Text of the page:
For small and medium construction companies, balancing cash flow is a delicate art form. The client may not pay within 30 days, or sometimes 60, but your self employed trade worker needs their payment within 14.
With an average UK payment time of 37 days*, this is a story which is very familiar among SME business owners.
For Paul Uppal, the UK Small Business Commissioner, his ambition is “to help small businesses make more informed choices when deciding which larger businesses they are going to trade with”.
Announcing on 7th January that there are plans to release a ‘traffic light’ type warning system by April 2019, designed to assist businesses with trading decisions, the Commissioner spoke to the BBC about the concept;
“We have the power within our office to name and shame. If any large business hasn’t filed their late payment reporting, we’ll definitely be giving them a red.”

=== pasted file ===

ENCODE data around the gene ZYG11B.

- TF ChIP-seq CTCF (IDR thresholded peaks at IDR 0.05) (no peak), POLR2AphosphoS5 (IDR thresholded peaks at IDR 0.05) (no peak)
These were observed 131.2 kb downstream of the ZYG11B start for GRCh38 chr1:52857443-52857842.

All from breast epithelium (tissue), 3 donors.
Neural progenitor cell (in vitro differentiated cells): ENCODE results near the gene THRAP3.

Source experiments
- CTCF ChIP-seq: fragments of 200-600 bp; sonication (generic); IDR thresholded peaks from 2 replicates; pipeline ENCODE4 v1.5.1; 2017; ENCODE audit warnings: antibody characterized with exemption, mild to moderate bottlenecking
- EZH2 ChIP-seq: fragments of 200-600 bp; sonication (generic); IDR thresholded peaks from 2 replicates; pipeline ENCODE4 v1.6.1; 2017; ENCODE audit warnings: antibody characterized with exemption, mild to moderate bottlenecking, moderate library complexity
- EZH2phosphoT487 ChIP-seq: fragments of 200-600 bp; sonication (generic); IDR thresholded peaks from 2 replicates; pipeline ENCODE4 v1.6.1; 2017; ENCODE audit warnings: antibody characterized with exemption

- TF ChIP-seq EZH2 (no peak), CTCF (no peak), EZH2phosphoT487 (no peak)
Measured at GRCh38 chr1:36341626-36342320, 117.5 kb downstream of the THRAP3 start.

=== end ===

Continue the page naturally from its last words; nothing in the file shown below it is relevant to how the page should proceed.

“There’s a mix of issues at play, culturally some of theses large businesses have always done this, and we have been set up to challenge that. The truth is, there is also another group who actually use this to massage their own financial figures.”
“By doing this system and keeping the spotlight on this issue we can keep up the pressure. It’s good for the economy as a whole.”
Bruce Hawes, Managing Director of Hawes Building, welcomes this support and believes that showing the industry clear information regarding payment terms can only be a positive thing:
“Construction in particular suffers regularly from the cruel fate of cash flow woes. Material and labour costs require prompt payment in order to deliver projects, whilst inward cash flow is not always as timely. Encouraging a more consistent payment culture across the entire business sector can only have a positive effect.”
To read more about the Small Business Commissioner plans visit: www.smallbusinesscommissioner.gov.uk
*according to research from Lloyds Bank and the SBC
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